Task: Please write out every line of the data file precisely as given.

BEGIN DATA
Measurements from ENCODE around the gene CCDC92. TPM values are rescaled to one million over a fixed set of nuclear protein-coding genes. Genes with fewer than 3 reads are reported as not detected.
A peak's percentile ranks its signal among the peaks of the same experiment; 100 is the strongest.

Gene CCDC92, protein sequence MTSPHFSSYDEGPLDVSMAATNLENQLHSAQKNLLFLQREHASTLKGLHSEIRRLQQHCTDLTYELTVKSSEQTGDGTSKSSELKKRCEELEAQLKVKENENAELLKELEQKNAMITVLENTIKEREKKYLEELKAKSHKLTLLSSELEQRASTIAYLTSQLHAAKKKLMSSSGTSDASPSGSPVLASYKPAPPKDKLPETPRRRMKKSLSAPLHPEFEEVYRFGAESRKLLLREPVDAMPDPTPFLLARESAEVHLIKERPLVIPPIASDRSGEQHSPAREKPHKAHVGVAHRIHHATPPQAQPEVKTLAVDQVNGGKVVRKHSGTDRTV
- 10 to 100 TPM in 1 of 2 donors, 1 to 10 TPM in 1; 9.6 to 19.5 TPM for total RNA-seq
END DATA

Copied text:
Measurements from ENCODE around the gene CCDC92. TPM values are rescaled to one million over a fixed set of nuclear protein-coding genes. Genes with fewer than 3 reads are reported as not detected.
A peak's percentile ranks its signal among the peaks of the same experiment; 100 is the strongest.

Gene CCDC92, protein sequence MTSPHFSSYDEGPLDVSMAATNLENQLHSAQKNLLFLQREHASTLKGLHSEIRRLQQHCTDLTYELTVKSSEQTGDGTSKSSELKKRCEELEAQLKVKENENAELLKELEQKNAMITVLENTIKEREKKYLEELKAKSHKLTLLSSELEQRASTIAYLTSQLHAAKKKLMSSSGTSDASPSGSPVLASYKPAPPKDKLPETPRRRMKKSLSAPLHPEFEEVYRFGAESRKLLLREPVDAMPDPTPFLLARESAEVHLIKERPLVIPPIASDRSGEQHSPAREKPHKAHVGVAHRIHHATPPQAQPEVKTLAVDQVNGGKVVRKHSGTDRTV
- 10 to 100 TPM in 1 of 2 donors, 1 to 10 TPM in 1; 9.6 to 19.5 TPM for total RNA-seq